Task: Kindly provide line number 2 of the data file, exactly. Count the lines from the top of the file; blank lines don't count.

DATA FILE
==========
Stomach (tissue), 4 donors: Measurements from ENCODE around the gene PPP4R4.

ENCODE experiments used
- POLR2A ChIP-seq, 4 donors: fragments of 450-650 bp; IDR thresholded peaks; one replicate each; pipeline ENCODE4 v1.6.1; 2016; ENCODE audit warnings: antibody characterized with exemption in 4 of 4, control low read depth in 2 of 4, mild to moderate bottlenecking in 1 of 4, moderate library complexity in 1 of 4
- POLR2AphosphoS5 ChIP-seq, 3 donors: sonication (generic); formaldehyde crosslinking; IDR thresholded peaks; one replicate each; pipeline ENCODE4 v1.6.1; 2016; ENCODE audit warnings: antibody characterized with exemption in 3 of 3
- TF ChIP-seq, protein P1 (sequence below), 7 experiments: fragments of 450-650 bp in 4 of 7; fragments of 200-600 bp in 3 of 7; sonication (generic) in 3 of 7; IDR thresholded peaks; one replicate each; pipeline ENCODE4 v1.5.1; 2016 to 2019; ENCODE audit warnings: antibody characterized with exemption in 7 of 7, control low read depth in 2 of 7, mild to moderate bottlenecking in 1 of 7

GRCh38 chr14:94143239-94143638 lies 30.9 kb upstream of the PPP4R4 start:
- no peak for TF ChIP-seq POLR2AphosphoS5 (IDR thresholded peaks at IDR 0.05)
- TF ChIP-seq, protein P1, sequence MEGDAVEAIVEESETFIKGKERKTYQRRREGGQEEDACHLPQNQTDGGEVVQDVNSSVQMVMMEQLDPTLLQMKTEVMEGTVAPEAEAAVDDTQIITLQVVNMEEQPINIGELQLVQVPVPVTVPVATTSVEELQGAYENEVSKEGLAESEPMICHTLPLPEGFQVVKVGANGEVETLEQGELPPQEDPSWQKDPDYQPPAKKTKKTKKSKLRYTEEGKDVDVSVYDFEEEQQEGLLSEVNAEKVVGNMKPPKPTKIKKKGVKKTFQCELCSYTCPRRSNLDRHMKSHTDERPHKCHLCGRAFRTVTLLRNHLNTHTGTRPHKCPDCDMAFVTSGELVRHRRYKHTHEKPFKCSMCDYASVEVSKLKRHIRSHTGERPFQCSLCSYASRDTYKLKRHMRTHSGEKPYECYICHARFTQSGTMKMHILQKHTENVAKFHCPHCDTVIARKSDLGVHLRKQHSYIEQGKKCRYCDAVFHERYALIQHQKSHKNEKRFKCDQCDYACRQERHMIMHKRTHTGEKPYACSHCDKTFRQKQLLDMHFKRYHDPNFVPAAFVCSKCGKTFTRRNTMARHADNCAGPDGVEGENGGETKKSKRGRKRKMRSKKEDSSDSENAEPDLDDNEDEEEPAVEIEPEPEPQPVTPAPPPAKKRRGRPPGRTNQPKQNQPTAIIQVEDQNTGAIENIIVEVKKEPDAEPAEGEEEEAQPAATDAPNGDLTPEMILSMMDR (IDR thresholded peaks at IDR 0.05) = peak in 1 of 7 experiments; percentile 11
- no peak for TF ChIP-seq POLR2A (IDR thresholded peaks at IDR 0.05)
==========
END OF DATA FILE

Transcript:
ENCODE experiments used